Plan your garden 

Put down on paper a diagram of your garden and fill it in with the companion plants. This should be done every year while rotating your crops.  This is done in case there are any diseases in the soil or to make sure those bugs don’t have GPS on the bed with their dinner.  I keep all my old diagrams in a garden binder to reference back every year.  I also write down or keep the plant tags of the ones I really liked.  The plant tags can be hole punched and put on a metal ring, like used in scrapbooking.  I do this for all my beds and garden, individually.

One of the books that I use for reference every year for planning out my companion garden is Great Garden Companions: A Companion-Planting System for a Beautiful, Chemical-Free Vegetable Garden

 It has lists of companions but you can also look up individual plants to see what they help.  Awesome.  I don’t have to remember that every year!  Well, I hope this gets your garden going in the right direction.  Happy gardening!

Potatoes and Beans: A Love Story

Some people may know about this love story, others may not.  We all want that perfect relationship and they have it!  It has been going on hundreds of years.  It’s about the potato and bean.  It is also called companion planting which has been around even longer.  Companion planting is when two plants (herbs, veggies and even flowers) like each other and help each other to be better.  I have been planting this way for about 5 years now and find I have a more maintenance free veggie garden because of companion planting.  I am starting a bed renewal in the front of my house and I am going to try to implement this there too, but that will be another day.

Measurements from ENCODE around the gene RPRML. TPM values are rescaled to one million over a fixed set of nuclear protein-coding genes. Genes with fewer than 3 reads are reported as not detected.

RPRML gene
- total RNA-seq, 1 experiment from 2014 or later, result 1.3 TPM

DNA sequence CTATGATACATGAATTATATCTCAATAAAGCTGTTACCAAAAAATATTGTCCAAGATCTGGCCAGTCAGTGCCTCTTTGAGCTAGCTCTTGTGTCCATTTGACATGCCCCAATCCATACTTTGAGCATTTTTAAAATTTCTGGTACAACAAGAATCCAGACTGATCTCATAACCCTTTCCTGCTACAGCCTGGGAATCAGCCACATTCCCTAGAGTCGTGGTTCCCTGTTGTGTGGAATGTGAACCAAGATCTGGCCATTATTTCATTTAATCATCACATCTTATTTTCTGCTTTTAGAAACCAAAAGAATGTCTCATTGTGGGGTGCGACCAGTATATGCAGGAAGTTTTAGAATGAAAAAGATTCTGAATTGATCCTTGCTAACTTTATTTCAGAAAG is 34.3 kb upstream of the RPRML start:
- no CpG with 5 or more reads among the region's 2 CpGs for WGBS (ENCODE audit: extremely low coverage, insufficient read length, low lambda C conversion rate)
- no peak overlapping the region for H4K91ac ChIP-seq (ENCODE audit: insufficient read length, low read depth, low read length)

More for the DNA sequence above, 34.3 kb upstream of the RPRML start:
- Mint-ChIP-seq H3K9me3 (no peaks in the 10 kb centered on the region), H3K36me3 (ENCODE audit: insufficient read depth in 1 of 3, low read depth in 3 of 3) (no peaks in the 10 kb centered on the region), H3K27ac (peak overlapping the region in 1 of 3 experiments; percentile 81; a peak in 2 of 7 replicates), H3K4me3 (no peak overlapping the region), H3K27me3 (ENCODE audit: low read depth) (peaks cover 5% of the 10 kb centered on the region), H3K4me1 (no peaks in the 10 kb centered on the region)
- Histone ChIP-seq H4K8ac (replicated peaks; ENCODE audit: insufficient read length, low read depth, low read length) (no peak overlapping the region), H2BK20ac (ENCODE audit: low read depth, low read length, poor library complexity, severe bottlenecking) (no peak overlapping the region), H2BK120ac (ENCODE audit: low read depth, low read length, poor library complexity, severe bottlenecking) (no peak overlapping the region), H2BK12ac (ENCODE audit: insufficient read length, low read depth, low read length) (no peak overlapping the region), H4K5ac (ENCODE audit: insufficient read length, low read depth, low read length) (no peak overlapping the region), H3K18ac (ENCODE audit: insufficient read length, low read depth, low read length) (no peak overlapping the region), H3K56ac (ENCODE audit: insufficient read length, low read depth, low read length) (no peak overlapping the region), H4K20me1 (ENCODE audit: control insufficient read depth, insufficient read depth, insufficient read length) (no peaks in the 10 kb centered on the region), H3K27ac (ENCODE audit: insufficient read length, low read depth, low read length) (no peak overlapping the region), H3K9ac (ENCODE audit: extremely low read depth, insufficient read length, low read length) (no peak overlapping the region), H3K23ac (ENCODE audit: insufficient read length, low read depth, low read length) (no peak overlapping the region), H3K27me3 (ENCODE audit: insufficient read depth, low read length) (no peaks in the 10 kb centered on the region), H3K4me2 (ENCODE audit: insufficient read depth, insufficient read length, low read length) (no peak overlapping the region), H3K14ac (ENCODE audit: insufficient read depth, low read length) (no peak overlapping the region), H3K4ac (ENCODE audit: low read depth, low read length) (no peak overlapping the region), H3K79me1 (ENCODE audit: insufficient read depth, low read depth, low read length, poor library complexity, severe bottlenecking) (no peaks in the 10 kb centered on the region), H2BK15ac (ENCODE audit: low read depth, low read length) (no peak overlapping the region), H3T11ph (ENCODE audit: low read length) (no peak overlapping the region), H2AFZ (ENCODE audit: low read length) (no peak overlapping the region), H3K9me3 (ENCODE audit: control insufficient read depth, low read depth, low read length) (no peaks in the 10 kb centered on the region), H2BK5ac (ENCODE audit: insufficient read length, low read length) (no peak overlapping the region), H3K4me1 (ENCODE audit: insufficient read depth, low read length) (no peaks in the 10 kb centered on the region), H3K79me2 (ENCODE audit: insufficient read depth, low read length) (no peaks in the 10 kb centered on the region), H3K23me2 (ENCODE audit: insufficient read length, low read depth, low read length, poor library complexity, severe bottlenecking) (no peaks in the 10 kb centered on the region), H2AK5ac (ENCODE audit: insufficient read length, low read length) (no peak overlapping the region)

So, it has been proven for 100’s of years that this system works.  Farmers tend to use it and well, if they use it, it’s probably reliable.  I like a more natural gardening style.  I try really hard not to put pesticide on my veggie garden because I need the bees to pollinate my stuff.  If you use pesticide, you will likely kill things you NEED in your garden.  I also like to use birds to eat the bugs, which is why I encourage them by putting out my PB PineCone Bird Feeders.  And you thought that was a random post?  No way.  Whether we like animals or not, we are part of a big ecosystem which relies on all of these things to work together.  Anyway…back to potatoes and beans.

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Planting Potatoes

  1. Dig a 12 in deep row keeping it 3 foot apart from other potato rows.  Stand on a board so you don’t compact the soil, if needed.  Cut your seed potatoes into 1/4’s and place them 12 in apart in the rows.
  2. Once the potatoes break the soil surface, plant your beans on one side of your row where the soil is not piled up.  (On your board side).   *Push the beans into the soil 1/2  inch at most and about 4 in apart.  You can add more or less depending on your food need and area.
  3. When the potatoes grow about 4 more inches, it is time to push the soil heap over your potatoes plants.  This will now leave you more space to have a second sowing of beans.  Repeat #2.
  4. When your first crop of beans finishes, you will have a small amount of time before your next crop happens.  This is an excellent opener to my Dilly Bean Post which will come later.  After your second crop of beans finishes, your potatoes should be ready.  The bean plants will be withered, dying or dead by then.

I will be starting on mine this weekend because I am running late!  I must say that I use Rodale Books a lot for help with planting my garden in a safe and happy way.  Thank you to Sally Jean Cunningham who wrote Great Garden Companions which got me started on this companion planting craze.

If you have any questions, I am here.  Have fun out there!